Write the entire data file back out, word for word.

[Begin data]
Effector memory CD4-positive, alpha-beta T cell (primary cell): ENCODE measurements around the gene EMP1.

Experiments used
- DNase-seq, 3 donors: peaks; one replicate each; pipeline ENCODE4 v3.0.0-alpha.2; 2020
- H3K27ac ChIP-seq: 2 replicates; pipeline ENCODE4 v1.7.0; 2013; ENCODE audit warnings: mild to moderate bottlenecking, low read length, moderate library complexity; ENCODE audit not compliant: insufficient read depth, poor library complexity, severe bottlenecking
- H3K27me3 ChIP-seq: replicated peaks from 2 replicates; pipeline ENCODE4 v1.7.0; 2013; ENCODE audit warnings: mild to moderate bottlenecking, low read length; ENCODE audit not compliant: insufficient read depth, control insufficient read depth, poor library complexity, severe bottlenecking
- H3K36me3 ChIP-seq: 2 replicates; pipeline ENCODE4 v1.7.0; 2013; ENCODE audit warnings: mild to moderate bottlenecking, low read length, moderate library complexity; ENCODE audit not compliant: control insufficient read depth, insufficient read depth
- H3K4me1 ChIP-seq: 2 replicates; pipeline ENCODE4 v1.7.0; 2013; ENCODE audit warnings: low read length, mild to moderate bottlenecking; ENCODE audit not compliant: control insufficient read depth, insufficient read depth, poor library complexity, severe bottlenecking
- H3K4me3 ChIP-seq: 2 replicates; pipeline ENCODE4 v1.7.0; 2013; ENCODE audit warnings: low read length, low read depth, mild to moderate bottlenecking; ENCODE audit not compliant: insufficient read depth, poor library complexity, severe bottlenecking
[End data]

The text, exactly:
Effector memory CD4-positive, alpha-beta T cell (primary cell): ENCODE measurements around the gene EMP1.

Experiments used
- DNase-seq, 3 donors: peaks; one replicate each; pipeline ENCODE4 v3.0.0-alpha.2; 2020
- H3K27ac ChIP-seq: 2 replicates; pipeline ENCODE4 v1.7.0; 2013; ENCODE audit warnings: mild to moderate bottlenecking, low read length, moderate library complexity; ENCODE audit not compliant: insufficient read depth, poor library complexity, severe bottlenecking
- H3K27me3 ChIP-seq: replicated peaks from 2 replicates; pipeline ENCODE4 v1.7.0; 2013; ENCODE audit warnings: mild to moderate bottlenecking, low read length; ENCODE audit not compliant: insufficient read depth, control insufficient read depth, poor library complexity, severe bottlenecking
- H3K36me3 ChIP-seq: 2 replicates; pipeline ENCODE4 v1.7.0; 2013; ENCODE audit warnings: mild to moderate bottlenecking, low read length, moderate library complexity; ENCODE audit not compliant: control insufficient read depth, insufficient read depth
- H3K4me1 ChIP-seq: 2 replicates; pipeline ENCODE4 v1.7.0; 2013; ENCODE audit warnings: low read length, mild to moderate bottlenecking; ENCODE audit not compliant: control insufficient read depth, insufficient read depth, poor library complexity, severe bottlenecking
- H3K4me3 ChIP-seq: 2 replicates; pipeline ENCODE4 v1.7.0; 2013; ENCODE audit warnings: low read length, low read depth, mild to moderate bottlenecking; ENCODE audit not compliant: insufficient read depth, poor library complexity, severe bottlenecking